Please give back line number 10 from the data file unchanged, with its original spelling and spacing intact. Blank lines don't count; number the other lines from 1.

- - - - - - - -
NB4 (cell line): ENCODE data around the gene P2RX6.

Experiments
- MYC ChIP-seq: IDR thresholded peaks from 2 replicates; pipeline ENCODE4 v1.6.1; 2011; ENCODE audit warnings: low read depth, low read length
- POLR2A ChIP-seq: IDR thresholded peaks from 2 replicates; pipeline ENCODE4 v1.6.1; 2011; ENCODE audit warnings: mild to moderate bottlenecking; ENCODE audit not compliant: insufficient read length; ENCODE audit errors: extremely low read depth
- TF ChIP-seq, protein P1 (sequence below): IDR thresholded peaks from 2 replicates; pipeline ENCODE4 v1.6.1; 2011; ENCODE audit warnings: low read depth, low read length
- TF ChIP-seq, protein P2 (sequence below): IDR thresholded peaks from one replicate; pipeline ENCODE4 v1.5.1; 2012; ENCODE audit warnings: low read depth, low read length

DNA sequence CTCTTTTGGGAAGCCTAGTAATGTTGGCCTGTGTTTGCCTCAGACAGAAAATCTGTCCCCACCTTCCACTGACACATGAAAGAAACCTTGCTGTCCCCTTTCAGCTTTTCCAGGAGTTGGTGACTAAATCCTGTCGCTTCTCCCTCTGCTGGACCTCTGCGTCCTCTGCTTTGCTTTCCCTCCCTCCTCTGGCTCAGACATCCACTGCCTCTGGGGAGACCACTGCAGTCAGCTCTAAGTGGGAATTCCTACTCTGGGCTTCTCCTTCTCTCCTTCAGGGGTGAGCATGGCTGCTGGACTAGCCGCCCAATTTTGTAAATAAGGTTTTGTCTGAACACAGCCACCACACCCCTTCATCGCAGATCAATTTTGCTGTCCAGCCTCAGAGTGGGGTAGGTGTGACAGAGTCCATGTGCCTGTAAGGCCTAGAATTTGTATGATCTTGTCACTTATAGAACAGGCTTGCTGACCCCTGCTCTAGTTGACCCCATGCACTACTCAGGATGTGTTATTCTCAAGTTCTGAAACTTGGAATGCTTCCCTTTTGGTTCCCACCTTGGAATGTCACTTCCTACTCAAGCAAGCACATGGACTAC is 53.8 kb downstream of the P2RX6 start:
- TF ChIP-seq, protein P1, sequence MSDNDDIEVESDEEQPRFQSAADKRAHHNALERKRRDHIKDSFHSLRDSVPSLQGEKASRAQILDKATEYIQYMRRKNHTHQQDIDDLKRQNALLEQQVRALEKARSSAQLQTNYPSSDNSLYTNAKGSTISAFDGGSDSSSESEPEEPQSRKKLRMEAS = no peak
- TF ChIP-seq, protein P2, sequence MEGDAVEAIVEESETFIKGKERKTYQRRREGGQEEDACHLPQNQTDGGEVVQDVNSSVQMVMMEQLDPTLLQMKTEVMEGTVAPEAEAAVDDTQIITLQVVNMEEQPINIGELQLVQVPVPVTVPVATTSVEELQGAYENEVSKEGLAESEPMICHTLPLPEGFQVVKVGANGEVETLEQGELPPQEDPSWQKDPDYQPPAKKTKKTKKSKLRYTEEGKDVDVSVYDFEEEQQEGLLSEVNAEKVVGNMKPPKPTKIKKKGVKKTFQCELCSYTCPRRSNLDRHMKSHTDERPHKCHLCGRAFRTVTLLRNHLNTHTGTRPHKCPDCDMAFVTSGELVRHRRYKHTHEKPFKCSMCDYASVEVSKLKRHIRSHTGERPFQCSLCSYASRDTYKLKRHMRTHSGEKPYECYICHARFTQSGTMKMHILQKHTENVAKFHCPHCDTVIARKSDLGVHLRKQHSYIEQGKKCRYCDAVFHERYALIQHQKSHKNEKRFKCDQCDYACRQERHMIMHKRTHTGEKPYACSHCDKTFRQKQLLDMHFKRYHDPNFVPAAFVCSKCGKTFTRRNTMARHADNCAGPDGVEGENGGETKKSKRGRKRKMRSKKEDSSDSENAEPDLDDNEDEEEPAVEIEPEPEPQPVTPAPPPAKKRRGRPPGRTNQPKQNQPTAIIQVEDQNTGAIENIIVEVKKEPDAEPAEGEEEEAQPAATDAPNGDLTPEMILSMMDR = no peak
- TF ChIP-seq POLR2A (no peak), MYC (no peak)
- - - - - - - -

- TF ChIP-seq POLR2A (no peak), MYC (no peak)